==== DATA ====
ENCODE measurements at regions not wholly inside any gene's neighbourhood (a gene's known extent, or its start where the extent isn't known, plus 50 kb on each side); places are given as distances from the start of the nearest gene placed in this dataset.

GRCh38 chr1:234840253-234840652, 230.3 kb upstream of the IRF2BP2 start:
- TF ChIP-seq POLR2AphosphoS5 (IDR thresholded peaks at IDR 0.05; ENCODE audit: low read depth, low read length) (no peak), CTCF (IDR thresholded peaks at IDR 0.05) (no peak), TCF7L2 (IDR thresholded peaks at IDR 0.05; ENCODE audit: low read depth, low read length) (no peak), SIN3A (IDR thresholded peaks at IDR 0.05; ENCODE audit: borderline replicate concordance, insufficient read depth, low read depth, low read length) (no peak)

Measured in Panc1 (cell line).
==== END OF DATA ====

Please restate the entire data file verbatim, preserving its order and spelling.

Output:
ENCODE measurements at regions not wholly inside any gene's neighbourhood (a gene's known extent, or its start where the extent isn't known, plus 50 kb on each side); places are given as distances from the start of the nearest gene placed in this dataset.

GRCh38 chr1:234840253-234840652, 230.3 kb upstream of the IRF2BP2 start:
- TF ChIP-seq POLR2AphosphoS5 (IDR thresholded peaks at IDR 0.05; ENCODE audit: low read depth, low read length) (no peak), CTCF (IDR thresholded peaks at IDR 0.05) (no peak), TCF7L2 (IDR thresholded peaks at IDR 0.05; ENCODE audit: low read depth, low read length) (no peak), SIN3A (IDR thresholded peaks at IDR 0.05; ENCODE audit: borderline replicate concordance, insufficient read depth, low read depth, low read length) (no peak)

Measured in Panc1 (cell line).